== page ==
7.3A Development of the Big Sioux River Flood Information System

Tuesday, 8 January 2019: 3:30 PM
North 126BC (Phoenix Convention Center - West and North Buildings)
Jason T. Love, RESPEC, Rapid City, SD; and P. P. Rausch, E. R. Walter, and S. Kenner

RESPEC is currently contracted with the SD DENR to develop a flood information system for the entire Big Sioux River Basin. The Big Sioux River Basin has historically experienced repeated flooding. A major flood in the lower basin in 2014 revealed the lack of understanding of how this area behaves hydrologically during flood events. Improving available data was deemed essential to enable state and local authorities to prepare for imminent flood events.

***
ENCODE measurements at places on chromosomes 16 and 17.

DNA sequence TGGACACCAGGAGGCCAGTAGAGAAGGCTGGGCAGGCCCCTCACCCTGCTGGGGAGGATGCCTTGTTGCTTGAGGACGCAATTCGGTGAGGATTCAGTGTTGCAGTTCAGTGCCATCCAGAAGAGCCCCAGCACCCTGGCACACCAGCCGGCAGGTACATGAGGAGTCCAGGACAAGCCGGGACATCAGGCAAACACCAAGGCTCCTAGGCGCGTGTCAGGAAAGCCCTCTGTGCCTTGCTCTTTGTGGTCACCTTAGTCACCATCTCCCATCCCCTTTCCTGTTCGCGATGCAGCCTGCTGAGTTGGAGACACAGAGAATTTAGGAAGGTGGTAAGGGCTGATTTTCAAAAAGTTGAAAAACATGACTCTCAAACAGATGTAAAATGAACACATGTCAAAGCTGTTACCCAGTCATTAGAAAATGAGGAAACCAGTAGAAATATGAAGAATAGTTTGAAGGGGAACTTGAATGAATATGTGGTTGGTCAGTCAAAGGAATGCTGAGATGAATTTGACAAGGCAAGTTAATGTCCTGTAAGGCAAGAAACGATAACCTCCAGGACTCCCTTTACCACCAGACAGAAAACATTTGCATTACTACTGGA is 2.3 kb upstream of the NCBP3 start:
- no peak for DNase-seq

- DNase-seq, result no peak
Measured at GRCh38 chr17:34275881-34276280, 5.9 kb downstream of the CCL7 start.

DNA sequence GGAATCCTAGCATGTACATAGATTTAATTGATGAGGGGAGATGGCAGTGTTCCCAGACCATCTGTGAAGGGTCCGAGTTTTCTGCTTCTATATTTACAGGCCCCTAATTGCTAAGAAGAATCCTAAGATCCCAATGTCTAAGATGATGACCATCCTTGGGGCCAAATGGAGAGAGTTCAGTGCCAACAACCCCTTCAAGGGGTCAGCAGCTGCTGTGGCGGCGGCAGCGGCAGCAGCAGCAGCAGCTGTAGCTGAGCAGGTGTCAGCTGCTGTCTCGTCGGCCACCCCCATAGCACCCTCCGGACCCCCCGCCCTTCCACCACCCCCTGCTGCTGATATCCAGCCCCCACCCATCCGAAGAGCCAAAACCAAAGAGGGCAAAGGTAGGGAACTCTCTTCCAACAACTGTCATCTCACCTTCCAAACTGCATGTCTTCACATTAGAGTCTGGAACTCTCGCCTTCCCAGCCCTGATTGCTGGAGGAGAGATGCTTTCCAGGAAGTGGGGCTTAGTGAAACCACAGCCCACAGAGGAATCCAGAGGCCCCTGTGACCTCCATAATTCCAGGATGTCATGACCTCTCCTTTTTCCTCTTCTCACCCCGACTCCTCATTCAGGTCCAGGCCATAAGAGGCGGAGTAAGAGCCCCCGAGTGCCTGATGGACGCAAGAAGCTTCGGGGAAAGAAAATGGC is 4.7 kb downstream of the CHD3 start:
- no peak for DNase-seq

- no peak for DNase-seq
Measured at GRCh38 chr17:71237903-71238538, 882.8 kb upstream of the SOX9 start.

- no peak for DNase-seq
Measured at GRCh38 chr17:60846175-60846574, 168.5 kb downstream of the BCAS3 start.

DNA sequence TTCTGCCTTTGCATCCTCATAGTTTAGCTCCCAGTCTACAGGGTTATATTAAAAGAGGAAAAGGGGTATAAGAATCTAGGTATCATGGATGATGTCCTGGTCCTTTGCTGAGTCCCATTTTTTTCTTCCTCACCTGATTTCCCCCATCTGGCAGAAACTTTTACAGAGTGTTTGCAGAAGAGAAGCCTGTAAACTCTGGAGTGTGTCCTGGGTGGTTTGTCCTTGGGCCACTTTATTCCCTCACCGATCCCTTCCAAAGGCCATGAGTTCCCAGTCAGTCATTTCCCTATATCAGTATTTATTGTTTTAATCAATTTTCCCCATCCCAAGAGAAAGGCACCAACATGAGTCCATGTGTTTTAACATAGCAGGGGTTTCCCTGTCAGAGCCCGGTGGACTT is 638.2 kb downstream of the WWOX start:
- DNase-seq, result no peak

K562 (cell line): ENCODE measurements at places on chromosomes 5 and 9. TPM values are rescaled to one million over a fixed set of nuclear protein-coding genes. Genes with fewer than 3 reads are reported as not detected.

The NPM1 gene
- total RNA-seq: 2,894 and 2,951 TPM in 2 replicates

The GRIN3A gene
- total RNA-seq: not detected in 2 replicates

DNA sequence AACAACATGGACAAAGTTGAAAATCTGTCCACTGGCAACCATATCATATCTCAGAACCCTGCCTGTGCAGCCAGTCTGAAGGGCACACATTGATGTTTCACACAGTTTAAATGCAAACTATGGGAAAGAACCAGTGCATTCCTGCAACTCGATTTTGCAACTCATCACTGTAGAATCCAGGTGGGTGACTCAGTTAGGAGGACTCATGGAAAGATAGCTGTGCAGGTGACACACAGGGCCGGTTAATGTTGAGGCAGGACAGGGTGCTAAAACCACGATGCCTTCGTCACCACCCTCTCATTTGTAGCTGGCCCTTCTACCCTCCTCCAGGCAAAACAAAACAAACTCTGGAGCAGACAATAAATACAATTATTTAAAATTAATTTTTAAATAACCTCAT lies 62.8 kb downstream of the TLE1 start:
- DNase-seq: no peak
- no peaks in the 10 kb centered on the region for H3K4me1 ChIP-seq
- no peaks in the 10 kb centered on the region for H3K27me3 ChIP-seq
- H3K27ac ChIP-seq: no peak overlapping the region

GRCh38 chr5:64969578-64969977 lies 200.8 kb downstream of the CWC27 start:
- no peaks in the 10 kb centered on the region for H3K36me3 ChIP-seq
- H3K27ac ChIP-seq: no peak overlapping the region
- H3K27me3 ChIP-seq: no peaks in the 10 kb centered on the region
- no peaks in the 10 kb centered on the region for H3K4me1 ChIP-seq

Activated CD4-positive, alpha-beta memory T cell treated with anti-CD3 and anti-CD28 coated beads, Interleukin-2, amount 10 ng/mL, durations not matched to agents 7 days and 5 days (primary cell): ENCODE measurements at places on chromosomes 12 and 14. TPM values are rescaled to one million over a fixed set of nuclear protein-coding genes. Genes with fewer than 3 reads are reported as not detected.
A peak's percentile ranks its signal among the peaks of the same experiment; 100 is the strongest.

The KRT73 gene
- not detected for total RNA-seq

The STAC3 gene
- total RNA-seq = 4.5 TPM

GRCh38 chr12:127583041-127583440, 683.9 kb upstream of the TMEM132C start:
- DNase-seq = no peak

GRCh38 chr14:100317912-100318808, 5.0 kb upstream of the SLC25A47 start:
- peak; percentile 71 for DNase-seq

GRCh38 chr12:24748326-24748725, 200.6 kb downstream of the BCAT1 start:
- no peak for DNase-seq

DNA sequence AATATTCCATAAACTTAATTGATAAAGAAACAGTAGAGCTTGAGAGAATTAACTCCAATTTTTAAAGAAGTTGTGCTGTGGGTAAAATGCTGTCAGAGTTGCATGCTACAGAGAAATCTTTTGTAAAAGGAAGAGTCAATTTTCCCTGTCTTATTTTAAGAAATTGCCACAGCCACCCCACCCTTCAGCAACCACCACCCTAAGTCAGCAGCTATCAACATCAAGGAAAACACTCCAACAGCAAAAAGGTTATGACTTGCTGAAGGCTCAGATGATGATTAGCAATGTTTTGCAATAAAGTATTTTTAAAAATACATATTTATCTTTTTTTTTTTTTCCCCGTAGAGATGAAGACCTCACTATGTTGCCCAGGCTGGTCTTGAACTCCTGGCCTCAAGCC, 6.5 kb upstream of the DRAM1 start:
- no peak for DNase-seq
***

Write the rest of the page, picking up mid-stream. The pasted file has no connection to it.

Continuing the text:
This project involves a hydrologic and hydraulic study that will provide state and local entities with information necessary to better prepare for future flood events. The data and model generated from this study will allow flood managers to predict the impacted areas for a range of flood scenarios. This will allow state and local entities to implement appropriate protection strategies in advance of flood waters. The Big Sioux River flood decision support system will be patterned after a similar system maintained by the Iowa Flood Center (IFC). The Big Sioux Flood Information System (FIS) will be a one-stop web-platform to access community-based flood conditions, forecasts, visualizations, inundation maps, and applications. Real-time and historical water levels, discharge data, and rainfall conditions will be available in the interface by streaming data from automated bridge sensors, USGS stream gauges, NEXRAD radars, and NWS forecasts. The system will include a rainfall-runoff forecast model to provide a flood risk estimate at critical locations throughout the basin to supplement and support NWS forecasts. The system will also provide the user with a relative understanding of the current and forecasted conditions in relation to flood response action levels specific to the location. It will also allow select users to run scenarios such as raising or breeching levees, to assess impacts of flood management strategies.

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